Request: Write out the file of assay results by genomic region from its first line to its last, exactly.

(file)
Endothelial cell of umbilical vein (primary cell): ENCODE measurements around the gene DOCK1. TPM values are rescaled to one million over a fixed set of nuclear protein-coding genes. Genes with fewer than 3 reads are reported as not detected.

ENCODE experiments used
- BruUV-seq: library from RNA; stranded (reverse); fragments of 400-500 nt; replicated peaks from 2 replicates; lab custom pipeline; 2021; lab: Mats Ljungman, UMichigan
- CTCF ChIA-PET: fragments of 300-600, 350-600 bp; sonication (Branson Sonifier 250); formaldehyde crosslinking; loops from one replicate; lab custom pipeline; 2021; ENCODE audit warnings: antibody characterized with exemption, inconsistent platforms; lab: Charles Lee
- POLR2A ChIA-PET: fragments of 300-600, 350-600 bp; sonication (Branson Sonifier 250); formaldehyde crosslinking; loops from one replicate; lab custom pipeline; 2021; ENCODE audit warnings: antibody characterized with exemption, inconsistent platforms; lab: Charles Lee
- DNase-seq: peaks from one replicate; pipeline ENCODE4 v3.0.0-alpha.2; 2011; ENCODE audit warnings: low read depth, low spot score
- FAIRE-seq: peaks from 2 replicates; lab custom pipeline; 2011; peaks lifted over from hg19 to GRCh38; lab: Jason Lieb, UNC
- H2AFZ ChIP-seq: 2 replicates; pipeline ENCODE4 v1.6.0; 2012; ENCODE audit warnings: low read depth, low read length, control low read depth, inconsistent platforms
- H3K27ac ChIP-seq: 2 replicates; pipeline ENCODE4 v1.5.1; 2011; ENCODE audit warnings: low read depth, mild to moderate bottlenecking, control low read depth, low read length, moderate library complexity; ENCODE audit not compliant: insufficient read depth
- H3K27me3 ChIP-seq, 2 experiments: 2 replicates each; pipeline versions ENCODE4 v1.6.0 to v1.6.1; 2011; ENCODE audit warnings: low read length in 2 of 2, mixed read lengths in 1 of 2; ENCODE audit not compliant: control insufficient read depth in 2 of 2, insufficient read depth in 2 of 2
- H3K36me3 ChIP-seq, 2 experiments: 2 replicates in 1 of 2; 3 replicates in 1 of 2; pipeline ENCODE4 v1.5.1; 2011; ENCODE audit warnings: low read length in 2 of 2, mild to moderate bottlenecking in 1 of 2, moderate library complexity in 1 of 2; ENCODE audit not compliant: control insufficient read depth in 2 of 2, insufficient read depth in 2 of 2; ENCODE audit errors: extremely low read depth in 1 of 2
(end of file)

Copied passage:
Endothelial cell of umbilical vein (primary cell): ENCODE measurements around the gene DOCK1. TPM values are rescaled to one million over a fixed set of nuclear protein-coding genes. Genes with fewer than 3 reads are reported as not detected.

ENCODE experiments used
- BruUV-seq: library from RNA; stranded (reverse); fragments of 400-500 nt; replicated peaks from 2 replicates; lab custom pipeline; 2021; lab: Mats Ljungman, UMichigan
- CTCF ChIA-PET: fragments of 300-600, 350-600 bp; sonication (Branson Sonifier 250); formaldehyde crosslinking; loops from one replicate; lab custom pipeline; 2021; ENCODE audit warnings: antibody characterized with exemption, inconsistent platforms; lab: Charles Lee
- POLR2A ChIA-PET: fragments of 300-600, 350-600 bp; sonication (Branson Sonifier 250); formaldehyde crosslinking; loops from one replicate; lab custom pipeline; 2021; ENCODE audit warnings: antibody characterized with exemption, inconsistent platforms; lab: Charles Lee
- DNase-seq: peaks from one replicate; pipeline ENCODE4 v3.0.0-alpha.2; 2011; ENCODE audit warnings: low read depth, low spot score
- FAIRE-seq: peaks from 2 replicates; lab custom pipeline; 2011; peaks lifted over from hg19 to GRCh38; lab: Jason Lieb, UNC
- H2AFZ ChIP-seq: 2 replicates; pipeline ENCODE4 v1.6.0; 2012; ENCODE audit warnings: low read depth, low read length, control low read depth, inconsistent platforms
- H3K27ac ChIP-seq: 2 replicates; pipeline ENCODE4 v1.5.1; 2011; ENCODE audit warnings: low read depth, mild to moderate bottlenecking, control low read depth, low read length, moderate library complexity; ENCODE audit not compliant: insufficient read depth
- H3K27me3 ChIP-seq, 2 experiments: 2 replicates each; pipeline versions ENCODE4 v1.6.0 to v1.6.1; 2011; ENCODE audit warnings: low read length in 2 of 2, mixed read lengths in 1 of 2; ENCODE audit not compliant: control insufficient read depth in 2 of 2, insufficient read depth in 2 of 2
- H3K36me3 ChIP-seq, 2 experiments: 2 replicates in 1 of 2; 3 replicates in 1 of 2; pipeline ENCODE4 v1.5.1; 2011; ENCODE audit warnings: low read length in 2 of 2, mild to moderate bottlenecking in 1 of 2, moderate library complexity in 1 of 2; ENCODE audit not compliant: control insufficient read depth in 2 of 2, insufficient read depth in 2 of 2; ENCODE audit errors: extremely low read depth in 1 of 2